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Domestic logjams are main barrier in crew-change problem

Ban on commercial flights into India and severe limitations in the Philippines are slowing flights bringing seafarers into a trickle. Maritime travel specialist ATPI sees just 10% of normal crew movement numbers in April

Singapore boosts position as crew-change hub by further relaxing conditions and allowing seafarers to stay up to 48 hours in transit at two designated facilities

THE slow pace of seafarer repatriations to major crewing nations continues to exacerbate the mounting crewing crisis that has left hundreds of thousands of seafarers stranded even as key crew-change hubs open up and governments promise to ease restrictions.

The latest figures released by the Philippines Department of Foreign Affairs on Sunday reveal that 29,302 sea-based workers having been repatriated since February.

According to ATPI, the specialist maritime industry travel agency, that figure represents a small fraction of the mounting backlog of travel requests now logjammed due to coronavirus restrictions that have left Filipino seafarers unable to leave their ships despite having expired work contracts and in some cases expired visas and passports.

ATPI head of shipping Nikos Gazelidis told Lloyd’s List that that out of the 3,000 to 4,000 crew movements normally seen every day, just 10% had been achieved in April, increasing only slightly to under 20% by May.

Previous government restrictions had limited 400 Filipinos to fly into the country per day and while that has now been lifted to 600 per day, the pace of repatriations has been slow and the volume is nowhere near the required volume to match the number of crew changes.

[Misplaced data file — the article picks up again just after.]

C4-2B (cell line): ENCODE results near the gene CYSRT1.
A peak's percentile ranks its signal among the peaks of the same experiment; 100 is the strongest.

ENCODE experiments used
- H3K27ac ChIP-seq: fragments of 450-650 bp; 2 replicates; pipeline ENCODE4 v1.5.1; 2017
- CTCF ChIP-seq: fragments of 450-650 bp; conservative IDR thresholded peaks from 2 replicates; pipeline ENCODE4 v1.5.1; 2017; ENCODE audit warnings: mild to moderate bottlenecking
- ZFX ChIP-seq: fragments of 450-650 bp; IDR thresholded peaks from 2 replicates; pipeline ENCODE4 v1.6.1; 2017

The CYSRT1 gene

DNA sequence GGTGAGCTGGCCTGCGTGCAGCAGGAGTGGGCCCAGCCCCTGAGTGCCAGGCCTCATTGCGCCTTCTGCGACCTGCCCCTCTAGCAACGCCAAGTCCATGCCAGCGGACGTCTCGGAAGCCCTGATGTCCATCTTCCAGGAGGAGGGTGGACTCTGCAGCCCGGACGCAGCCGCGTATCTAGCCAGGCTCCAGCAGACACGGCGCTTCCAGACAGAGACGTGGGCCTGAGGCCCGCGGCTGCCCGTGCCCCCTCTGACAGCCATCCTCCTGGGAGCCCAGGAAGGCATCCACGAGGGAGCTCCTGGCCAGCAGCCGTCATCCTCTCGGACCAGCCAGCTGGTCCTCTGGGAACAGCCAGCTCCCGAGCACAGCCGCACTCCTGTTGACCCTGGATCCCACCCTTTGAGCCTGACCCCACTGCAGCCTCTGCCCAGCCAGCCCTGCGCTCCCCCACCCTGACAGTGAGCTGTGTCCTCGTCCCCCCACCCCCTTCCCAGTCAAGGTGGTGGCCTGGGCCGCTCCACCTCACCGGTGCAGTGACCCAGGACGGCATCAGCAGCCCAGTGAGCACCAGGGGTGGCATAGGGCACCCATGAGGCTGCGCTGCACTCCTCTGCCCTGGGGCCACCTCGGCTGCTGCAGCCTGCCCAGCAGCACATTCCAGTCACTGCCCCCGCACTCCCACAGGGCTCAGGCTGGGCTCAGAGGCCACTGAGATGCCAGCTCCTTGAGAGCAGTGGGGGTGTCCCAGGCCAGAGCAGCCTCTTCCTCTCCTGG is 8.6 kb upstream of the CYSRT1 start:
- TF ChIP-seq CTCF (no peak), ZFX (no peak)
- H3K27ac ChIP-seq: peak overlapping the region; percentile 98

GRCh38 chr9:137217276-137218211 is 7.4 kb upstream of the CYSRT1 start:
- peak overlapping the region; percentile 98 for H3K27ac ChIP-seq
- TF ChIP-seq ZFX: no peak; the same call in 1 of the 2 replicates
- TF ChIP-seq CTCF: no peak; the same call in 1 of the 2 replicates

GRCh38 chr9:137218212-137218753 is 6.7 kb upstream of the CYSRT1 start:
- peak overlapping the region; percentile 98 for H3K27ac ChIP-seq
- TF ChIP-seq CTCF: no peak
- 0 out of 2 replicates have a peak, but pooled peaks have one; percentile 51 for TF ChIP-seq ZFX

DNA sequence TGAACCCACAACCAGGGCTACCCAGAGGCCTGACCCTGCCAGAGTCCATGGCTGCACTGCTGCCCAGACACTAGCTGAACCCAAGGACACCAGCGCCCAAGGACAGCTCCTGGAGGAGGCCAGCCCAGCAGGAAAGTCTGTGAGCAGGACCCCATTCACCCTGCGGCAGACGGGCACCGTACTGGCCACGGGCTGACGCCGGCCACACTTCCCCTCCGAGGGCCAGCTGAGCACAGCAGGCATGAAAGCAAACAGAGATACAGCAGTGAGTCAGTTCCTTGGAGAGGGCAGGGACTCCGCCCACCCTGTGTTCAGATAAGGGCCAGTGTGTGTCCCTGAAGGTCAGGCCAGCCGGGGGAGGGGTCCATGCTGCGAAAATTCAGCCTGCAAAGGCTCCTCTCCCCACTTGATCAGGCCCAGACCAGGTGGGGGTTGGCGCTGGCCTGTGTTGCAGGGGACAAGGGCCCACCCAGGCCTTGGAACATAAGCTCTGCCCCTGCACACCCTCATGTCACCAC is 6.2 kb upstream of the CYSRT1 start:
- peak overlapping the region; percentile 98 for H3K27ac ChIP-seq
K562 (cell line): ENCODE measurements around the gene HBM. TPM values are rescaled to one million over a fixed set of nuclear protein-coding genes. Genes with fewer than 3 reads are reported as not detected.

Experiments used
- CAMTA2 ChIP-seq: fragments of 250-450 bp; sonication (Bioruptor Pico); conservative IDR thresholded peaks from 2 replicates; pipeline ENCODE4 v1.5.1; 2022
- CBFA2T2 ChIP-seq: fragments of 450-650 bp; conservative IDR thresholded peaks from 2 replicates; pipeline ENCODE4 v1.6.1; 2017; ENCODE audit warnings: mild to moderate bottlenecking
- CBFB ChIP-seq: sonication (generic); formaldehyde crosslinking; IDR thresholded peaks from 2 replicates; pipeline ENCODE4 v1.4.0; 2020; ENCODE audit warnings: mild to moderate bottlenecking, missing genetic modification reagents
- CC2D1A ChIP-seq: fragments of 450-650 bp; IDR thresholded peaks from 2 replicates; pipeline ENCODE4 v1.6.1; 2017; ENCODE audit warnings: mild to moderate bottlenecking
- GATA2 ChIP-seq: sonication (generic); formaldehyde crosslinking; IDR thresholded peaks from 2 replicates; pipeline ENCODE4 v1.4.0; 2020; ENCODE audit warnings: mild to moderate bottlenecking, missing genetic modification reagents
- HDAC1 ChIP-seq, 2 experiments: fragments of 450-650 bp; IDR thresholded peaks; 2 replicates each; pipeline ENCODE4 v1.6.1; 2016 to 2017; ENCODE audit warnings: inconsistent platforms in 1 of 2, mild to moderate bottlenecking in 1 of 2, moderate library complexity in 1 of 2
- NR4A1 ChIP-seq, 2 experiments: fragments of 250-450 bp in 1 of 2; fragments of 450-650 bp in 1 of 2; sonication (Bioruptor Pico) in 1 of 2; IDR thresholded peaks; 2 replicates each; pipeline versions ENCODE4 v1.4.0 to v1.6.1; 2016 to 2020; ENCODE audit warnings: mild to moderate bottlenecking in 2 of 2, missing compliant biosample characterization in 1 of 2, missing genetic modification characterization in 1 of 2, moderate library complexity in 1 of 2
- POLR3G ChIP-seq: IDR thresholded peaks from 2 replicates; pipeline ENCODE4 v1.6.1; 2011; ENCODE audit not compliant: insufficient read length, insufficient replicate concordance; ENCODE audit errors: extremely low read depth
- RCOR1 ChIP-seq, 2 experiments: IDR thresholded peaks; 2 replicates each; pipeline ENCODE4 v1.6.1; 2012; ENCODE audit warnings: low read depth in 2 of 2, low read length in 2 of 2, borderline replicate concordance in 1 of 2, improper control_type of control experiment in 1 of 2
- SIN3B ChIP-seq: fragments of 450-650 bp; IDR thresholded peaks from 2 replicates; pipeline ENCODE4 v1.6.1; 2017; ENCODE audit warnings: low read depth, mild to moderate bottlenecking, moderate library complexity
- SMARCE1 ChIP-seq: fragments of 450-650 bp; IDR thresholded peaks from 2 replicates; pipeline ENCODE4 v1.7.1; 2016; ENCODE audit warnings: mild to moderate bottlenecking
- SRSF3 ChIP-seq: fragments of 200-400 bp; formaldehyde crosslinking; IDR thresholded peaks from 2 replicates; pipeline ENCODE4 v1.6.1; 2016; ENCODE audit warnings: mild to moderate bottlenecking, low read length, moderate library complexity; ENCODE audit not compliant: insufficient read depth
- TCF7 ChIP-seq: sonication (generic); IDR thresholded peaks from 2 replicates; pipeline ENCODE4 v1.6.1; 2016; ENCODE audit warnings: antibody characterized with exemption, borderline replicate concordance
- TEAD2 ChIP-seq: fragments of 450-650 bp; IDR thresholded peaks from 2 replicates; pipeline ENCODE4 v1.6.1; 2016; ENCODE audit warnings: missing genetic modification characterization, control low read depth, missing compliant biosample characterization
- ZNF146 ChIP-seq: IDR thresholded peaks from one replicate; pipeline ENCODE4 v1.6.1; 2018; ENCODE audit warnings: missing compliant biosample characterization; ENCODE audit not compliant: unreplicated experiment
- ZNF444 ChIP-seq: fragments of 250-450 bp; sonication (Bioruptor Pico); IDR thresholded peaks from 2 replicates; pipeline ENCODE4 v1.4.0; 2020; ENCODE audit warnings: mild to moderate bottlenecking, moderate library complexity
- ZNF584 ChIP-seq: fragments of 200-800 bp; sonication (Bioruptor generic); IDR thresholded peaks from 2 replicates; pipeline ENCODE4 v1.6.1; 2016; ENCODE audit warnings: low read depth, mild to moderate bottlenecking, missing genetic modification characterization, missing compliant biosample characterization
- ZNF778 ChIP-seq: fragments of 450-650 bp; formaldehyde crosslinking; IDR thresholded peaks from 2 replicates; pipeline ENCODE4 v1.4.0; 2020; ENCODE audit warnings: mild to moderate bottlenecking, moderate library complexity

The flight quota does not differentiate between arrivals and offers no clear policy to prioritise the huge backlog of seafarers repatriations.

The DFA numbers work out to an average of just over 240 seafarers being repatriated through official channels per day.

“We should at least be considering seafarers as critical employees who need to come and go more than other workers,” argued Mr Gazelidis.

There is now growing frustration among shipmanagement officials who are struggling with an increasingly chaotic and sporadically implemented set of government guidelines at national level. “There is no common sense being applies in the political world,” said one shipmanager.

Mr Gazelidis said ATPI had been selected by the International Maritime Employers’ Council to work together on the International Maritime Organization’s 12-step plan for crew changes and has since accumulated about 20,000 requests for travel.

But the problem arises from not being able to fulfill these requests due to the limitations being imposed by the seafarers’ home country governments.

For example, commercial flights are still severely restricted in the Philippines and are completely stopped in India. This is being partially overcome by charter flights but is limited, as approvals for these flights are still controlled by the authorities in these countries and are being trickled through in many cases.

This contrasts with the developments being made with crew change hubs and the efforts of the rest of the maritime community and puts the focus on seafarers’ home country governments as previously highlighted.

Behind the scenes, an increasingly frenetic pace of industry lobbying is still struggling to get the shipping message heard in the right places.

Initial hopes of a ministerial level meeting at the International Labor Organization that had been scheduled to take place today never materialised and both the ILO and International Maritime Organization are now pursuing a more targeted set of bilateral meetings as an alternative.

Senior industry officials report that while the urgency of shipping’s repeated requests to prioritise seafarer repatriation are being heard at a senior level, they are in many cases still failing to make it onto national agendas where more urgent political crises are taking priority.

Despite the slow pace of progress in many crew centres, Singapore has continued to bolster its status as a crew-change hub by designating two facilities, an offshore accommodation vessel and a seamen’s hostel, to accommodate crew who are unable to transfer directly to vessels or flights and require temporary transit facilities of up to 48 hours.

The Maritime and Port Authority of Singapore also noted that it has approved about 6,000 crew changes since March 27, when it first allowed limited transfers.

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